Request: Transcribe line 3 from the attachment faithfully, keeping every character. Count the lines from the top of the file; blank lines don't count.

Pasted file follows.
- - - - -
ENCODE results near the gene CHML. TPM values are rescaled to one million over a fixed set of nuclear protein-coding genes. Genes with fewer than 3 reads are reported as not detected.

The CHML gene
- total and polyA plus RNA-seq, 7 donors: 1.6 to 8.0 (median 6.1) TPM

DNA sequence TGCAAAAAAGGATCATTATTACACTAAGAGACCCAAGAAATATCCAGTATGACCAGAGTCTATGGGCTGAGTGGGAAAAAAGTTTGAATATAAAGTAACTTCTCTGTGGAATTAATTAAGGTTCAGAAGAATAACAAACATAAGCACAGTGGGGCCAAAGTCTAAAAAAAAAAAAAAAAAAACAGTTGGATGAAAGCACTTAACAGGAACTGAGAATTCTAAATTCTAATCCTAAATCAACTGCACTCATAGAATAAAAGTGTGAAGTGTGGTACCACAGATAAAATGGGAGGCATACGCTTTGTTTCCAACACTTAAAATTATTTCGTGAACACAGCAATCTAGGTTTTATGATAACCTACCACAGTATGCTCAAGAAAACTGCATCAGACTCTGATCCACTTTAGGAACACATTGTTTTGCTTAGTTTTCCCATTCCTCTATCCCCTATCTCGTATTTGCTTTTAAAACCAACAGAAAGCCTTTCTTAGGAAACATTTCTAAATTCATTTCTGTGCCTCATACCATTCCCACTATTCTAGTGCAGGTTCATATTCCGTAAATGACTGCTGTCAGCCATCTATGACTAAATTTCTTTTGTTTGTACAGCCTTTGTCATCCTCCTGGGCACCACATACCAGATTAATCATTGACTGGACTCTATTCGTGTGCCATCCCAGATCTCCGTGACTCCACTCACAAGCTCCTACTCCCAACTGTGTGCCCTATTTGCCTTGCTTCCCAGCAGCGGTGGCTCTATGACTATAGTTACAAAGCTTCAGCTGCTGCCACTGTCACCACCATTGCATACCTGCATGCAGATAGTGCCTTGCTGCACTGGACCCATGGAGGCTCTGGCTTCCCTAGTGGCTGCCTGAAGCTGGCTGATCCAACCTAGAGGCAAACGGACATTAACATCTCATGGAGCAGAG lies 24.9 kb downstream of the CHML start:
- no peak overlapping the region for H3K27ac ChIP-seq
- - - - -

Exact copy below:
- total and polyA plus RNA-seq, 7 donors: 1.6 to 8.0 (median 6.1) TPM